April 11, 2012

Meyer not pleased with allegations

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Follow Noon | Rowland | Givler | Birmingham


COLUMBUS, Ohio - Urban Meyer had no problem with allegations of preferential treatment. After all, he's done that for years. But the formation of a supposed "Circle of Trust"? That's non-sense.





"When you start saying preferential treatment to players, that's probably a correct statement," Meyer said in his first public comments since a Sporting News story said he lost control of the team at Florida. "We did do that. We do that here. We did it at Bowling Green and Utah. If you go to class and you're a warrior, you do things the right way off and on the field, and you're completely committed to helping us win, you're going to get treated really well."




That practice has already taken hold at Ohio State with the implementation of the Champion's Club. The "Club" offers players rewards for excellence on and off the field. The first Champion's Dinner, complete with steak, was held in March.



But Meyer says he has never heard or used the phrase "Circle of Trust."



"A bunch of former players and coaches called me and where like, 'what is this,'" Meyer said about the group.



In the article, several named and unnamed former Florida players accuse Meyer of fostering an out of control environment that included favoritism and drug use. Meyer said the story contained "more than one" inaccuracy.



In six seasons at Florida, Meyer won two national championships and two SEC titles.



"I'm extremely proud of what we did down there," he said. "And throwing great players - not good players, great players -under the bus like that, I don't get the intent. I'll fight for those guys. Those guys did a lot of great things for the University of Florida. And to sit there and call them out four or five years later, I'm not sure of the intent, once again. But I'll always fight for those guys."



His comments were in reference to Percy Harvin, Aaron Hernandez and Brandon Spikes. The trio failed a drug test during their time at Florida. The article also cites unnamed sources saying Harvin got in a physical altercation with wide receivers coach Billy Gonzales during the 2008 season. The sources said Harvin had to be restrained by other coaches after grabbing Gonzales by the neck and throwing him to the ground. Harvin was never disciplined.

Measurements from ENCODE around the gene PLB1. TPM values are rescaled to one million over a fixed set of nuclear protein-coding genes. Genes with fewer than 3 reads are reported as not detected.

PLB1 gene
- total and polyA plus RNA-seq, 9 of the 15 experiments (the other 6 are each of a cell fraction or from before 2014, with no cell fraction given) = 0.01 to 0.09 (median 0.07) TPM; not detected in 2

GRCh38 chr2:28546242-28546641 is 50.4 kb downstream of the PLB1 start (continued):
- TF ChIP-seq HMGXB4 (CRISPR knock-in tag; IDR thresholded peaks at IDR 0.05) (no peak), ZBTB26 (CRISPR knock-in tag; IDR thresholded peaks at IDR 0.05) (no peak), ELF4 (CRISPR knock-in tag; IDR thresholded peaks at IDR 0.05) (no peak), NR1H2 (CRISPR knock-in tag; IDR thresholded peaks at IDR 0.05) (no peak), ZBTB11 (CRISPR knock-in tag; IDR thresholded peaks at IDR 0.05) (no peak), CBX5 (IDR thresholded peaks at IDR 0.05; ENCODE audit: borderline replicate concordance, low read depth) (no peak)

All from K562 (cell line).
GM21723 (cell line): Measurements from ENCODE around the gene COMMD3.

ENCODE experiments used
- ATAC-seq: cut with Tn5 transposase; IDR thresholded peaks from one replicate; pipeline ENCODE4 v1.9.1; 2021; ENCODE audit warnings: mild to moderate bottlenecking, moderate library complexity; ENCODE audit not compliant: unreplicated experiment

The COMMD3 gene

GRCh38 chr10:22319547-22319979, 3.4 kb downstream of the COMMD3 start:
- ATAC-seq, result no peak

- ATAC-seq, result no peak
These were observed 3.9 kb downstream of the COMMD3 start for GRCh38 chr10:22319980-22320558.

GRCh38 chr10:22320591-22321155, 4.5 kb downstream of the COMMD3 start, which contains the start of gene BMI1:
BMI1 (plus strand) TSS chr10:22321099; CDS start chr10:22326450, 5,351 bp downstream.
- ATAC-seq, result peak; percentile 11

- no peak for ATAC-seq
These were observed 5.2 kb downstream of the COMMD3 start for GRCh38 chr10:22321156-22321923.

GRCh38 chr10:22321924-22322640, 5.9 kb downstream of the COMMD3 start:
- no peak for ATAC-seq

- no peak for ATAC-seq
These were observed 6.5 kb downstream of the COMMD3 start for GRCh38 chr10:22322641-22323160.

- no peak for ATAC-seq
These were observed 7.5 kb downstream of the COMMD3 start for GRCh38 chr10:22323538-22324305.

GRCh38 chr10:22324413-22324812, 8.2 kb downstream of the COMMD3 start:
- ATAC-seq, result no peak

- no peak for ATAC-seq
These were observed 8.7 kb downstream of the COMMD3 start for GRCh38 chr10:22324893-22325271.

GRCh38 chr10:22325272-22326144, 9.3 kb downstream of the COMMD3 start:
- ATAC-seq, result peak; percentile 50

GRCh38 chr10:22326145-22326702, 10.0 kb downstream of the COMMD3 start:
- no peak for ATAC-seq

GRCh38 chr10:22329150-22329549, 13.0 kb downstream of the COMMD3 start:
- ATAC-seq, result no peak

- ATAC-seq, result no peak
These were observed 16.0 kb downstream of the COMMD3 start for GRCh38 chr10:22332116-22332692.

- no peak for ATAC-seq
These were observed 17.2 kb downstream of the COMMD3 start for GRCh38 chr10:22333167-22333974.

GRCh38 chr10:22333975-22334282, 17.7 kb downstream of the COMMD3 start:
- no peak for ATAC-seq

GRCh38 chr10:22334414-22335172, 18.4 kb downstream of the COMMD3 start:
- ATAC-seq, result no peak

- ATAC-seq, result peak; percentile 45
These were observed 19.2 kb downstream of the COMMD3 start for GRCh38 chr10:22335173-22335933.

Gonzales, now the wide receivers coach at Illinois, released a statement on Wednesday denying the details in the story.



"In response to a recent story alleging an incident between Percy Harvin and me and while at Florida, the story is inaccurate. It didn't happen."



Meyer was quick to point out that he's never been in hot water with the NCAA and been in accordance to academic expectations.



"I want to say this real clear," he said. "There is no violation that we had as far as that whole conversation. I'm not sure why that keeps coming up. So, if you would bold that for me, underline it. There is not an NCAA violation.



"We were hired to graduate players, and we did that. We were top three in the SEC every year in graduation rates and (Academic Progress Rate). We were hired to win games, and we did that. We were hired to follow the rules, and we did that. We were hired to recruit great players, and we finished in the top five every year."




Wisconsin head coach Bret Bielema previously accused Meyer of committing recruiting violations, which are also detailed in the Sporting News story. The two coaches met in Chicago at the Big Ten's winter meeting and hashed out their differences. Bielema called it a misunderstanding.



Former Florida player Bryan Thomas accused Meyer of making him take a medical hardship to open up another scholarship.



"They interviewed a guy who never really played for us, so I'm not really sure of the intent," said Meyer when asked about Thomas' allegations.



"My family and I loved Florida, we still do and always will."








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